Lagenandra meeboldii "pink"
Author: Bryce Millar, MD
Common Names: N/A
Native Distribution: India, Sri Lanka
Aquarium Placement: Focal plant
Requirements: Relatively undemanding, but appreciates CO2 and moderate to intense lighting
Lagenandra meeboldii “pink” is a plant that is not frequently encountered in the hobby. This is no doubt due in part to its tank-busting proportions. Except for the largest of aquariums, it may be best suited to a temperate, outdoor pond setting.
There are several recognized species within the Lagenandra genus. For the most part, these are large plants with robust, ovoid leaves. They are similar in many ways to Cryptocoryne in growth pattern, but this plant exhibits a strong rhizome from which the leaves arise. Positive identification of individual species is often dependent on inspection of the flower, or more properly, the inflorescence of specimens growing in the emersed state. These inflorescences are often strikingly beautiful, and this is certainly true of L. meeboldii.
In suitable aquarium conditions this plant will respond with rapid growth and proliferation of leaves, often to the frustration of the aquarist. Small specimens exhibit an attractive deep wine coloration with relatively large leaves. Once growth takes off, these leaves will become larger and larger and will form atop long stalks arising from the rhizome.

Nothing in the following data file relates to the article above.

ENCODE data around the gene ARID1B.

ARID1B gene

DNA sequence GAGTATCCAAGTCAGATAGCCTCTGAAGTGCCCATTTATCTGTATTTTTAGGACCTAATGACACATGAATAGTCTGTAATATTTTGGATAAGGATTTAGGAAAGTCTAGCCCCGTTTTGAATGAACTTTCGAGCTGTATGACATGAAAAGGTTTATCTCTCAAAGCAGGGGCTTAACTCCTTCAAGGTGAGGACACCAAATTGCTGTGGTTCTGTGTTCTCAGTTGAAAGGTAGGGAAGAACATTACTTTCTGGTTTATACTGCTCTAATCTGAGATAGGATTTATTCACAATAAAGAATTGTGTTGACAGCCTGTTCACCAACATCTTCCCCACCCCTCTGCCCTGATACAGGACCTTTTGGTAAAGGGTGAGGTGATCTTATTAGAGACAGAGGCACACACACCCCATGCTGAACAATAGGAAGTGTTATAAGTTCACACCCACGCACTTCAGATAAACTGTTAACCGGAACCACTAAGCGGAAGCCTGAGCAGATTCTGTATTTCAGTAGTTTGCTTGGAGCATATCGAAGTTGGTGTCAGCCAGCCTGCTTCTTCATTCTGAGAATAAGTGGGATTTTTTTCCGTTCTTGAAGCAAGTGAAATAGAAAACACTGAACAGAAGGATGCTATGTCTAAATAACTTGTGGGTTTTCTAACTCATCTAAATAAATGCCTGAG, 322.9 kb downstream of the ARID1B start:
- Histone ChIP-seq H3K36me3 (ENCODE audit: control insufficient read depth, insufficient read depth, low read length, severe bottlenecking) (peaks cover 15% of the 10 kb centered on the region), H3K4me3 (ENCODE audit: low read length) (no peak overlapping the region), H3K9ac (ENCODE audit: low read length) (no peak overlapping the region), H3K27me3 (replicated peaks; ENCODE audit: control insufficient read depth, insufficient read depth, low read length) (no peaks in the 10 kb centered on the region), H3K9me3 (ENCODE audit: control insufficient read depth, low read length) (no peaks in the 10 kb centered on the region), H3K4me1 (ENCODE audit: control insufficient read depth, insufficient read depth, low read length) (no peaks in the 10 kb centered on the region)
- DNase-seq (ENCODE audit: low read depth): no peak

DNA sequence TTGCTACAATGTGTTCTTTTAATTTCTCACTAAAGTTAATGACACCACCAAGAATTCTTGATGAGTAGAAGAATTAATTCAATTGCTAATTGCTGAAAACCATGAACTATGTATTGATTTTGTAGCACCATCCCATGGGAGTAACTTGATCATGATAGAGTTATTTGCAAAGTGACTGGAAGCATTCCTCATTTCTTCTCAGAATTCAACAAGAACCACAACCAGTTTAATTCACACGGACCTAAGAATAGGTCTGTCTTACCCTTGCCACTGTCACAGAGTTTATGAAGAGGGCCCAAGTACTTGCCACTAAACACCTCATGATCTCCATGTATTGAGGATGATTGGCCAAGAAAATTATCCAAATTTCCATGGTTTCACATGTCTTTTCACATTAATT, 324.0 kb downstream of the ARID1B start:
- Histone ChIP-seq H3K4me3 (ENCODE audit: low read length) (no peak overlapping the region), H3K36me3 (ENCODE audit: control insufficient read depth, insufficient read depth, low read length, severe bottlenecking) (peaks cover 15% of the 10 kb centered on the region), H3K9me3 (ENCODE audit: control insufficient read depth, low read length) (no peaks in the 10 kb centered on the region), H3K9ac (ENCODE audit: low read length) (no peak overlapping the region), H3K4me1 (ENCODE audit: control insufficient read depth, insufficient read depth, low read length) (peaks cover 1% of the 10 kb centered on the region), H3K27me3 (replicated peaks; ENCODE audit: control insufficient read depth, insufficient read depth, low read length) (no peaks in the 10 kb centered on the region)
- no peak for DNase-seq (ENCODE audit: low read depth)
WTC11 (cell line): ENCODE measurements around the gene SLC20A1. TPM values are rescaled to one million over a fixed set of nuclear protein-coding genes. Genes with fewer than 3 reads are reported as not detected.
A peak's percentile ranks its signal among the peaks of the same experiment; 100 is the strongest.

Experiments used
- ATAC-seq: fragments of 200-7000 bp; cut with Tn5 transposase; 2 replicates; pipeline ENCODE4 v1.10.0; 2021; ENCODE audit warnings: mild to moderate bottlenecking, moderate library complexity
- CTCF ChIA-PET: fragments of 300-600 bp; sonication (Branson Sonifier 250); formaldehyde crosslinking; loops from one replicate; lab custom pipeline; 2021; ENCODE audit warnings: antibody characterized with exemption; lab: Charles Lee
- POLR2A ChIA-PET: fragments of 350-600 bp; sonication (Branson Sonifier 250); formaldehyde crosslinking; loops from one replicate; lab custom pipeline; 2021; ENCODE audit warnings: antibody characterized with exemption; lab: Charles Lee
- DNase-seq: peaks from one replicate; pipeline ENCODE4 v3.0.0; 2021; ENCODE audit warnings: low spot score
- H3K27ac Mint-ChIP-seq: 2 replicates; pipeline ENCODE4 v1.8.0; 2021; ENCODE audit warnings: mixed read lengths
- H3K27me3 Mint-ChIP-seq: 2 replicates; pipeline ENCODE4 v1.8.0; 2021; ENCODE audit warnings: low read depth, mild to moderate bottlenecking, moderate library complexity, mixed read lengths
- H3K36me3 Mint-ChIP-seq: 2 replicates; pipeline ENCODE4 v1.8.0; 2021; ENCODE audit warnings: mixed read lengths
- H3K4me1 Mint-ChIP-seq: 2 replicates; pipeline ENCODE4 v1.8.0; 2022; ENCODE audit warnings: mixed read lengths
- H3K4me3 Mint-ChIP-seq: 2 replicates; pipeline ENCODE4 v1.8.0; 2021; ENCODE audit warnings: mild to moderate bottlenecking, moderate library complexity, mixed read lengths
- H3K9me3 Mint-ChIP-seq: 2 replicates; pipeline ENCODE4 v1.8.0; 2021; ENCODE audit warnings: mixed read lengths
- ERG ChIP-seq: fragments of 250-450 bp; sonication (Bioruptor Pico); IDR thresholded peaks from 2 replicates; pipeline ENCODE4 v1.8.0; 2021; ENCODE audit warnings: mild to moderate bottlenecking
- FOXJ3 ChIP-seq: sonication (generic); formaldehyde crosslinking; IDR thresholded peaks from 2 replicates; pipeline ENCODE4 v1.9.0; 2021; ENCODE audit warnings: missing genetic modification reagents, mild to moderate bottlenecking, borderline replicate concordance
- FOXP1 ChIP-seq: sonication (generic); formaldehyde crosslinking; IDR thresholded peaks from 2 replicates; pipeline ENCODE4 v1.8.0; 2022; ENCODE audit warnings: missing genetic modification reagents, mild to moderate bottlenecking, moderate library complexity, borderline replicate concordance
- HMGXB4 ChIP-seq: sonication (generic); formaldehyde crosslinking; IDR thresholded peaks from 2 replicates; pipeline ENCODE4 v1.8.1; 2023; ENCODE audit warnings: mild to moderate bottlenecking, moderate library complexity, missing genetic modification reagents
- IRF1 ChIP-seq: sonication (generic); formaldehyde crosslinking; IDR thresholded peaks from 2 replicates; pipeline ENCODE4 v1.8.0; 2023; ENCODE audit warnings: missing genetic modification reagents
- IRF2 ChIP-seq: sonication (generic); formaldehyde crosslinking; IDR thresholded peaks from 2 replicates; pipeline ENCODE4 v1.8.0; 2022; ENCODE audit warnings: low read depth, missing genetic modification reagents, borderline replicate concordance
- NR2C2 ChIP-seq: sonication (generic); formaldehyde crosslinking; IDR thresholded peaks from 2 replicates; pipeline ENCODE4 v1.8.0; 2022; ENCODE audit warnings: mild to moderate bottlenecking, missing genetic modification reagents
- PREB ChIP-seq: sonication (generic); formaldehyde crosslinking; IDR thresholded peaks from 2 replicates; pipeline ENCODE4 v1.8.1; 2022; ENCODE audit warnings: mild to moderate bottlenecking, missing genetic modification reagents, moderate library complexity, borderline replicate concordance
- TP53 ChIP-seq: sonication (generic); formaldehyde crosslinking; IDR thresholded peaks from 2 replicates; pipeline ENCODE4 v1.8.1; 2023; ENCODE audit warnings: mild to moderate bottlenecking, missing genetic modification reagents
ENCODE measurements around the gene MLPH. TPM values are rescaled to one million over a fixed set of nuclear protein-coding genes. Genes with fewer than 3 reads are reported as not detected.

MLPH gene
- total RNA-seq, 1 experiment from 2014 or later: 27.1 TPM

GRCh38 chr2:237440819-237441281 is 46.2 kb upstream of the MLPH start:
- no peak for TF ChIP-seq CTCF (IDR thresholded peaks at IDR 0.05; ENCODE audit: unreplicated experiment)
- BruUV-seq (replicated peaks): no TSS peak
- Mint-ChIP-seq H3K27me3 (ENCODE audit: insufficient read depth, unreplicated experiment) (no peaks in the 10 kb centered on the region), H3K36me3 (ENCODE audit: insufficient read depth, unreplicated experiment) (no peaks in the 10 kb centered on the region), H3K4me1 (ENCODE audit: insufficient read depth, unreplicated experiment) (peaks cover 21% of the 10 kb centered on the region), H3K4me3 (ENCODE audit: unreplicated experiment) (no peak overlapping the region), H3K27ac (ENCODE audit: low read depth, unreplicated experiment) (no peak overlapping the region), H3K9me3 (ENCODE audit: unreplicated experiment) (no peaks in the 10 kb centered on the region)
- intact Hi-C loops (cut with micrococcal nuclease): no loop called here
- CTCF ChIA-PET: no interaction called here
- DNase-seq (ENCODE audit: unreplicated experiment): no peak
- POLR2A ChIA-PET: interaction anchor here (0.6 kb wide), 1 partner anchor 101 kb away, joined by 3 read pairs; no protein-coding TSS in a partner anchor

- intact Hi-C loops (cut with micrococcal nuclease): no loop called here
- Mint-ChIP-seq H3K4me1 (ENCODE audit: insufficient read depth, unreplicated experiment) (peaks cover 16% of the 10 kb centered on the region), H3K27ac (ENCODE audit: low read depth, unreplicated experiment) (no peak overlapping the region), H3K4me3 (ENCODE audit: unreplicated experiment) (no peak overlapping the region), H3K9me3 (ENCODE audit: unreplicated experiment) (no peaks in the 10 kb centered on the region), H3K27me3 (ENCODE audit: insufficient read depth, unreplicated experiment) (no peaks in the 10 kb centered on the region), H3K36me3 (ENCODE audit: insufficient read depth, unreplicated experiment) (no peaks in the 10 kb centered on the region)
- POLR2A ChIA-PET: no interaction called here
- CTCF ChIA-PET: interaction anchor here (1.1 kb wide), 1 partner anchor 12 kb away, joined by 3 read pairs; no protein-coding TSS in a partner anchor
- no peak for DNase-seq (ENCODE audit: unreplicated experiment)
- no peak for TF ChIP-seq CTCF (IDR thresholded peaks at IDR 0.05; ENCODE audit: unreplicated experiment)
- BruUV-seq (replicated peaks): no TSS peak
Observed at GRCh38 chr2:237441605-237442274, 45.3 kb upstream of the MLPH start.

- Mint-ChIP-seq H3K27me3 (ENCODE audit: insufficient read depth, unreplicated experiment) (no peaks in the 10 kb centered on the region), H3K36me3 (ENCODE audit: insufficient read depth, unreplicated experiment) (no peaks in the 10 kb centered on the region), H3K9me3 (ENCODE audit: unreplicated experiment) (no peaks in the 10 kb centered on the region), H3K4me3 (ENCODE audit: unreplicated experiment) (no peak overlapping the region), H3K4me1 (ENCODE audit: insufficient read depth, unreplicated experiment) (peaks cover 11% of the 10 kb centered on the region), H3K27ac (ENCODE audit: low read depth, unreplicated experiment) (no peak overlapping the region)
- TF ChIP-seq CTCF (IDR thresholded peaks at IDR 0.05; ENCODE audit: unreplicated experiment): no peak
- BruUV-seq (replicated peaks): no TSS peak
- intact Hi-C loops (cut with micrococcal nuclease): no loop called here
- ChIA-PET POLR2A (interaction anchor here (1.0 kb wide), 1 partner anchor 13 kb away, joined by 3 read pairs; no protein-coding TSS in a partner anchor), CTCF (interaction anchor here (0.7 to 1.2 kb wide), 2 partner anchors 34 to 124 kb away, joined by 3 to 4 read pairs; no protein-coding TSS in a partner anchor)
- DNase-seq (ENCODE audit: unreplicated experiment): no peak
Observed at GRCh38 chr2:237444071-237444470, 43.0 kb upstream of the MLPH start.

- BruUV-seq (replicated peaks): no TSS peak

There are few reports in hobbyist literature regarding the preferences of this plant. The specimen in the photo grew very nicely in soft water (KH 3, GH5) with CO2 supplementation and metal halide lighting. The plant can be kept in the absence of CO2 supplementation but will not exhibit the same dense leaf arrangement.
The chief difficulty with the placement of this specimen is its size and growth rate. It tends to send leaves near the surface where they will shade lower areas. In some settings this may be employed to provide areas of relative shadow where Cryptocoryne might flourish. In large aquaria this plant can be positioned as one would use the larger sword plants. The dark coloration will automatically create a strong, contrasting focal point.
If the tallest leaves are diligently removed at the rhizome, an attractive plant with smaller, shorter leaves can sometimes be maintained. Actual growth is slow, but if pruning is neglected, the plant can increase in size at a surprising rate. The sheer bulk and mass of a mature specimen can be astonishing upon removal from the aquarium.
Lagenandra meeboldii is easily propagated. Growth will occur along a rhizome, similar to the pattern of the Anubias species. Simply divide the rhizome, leaving each section with at least three or four healthy leaves. New leaves will subsequently arise from the active end of the rhizome. The small roots can be used to anchor the plant in the substrate, but the rhizome should not be buried, or stem rot can occur.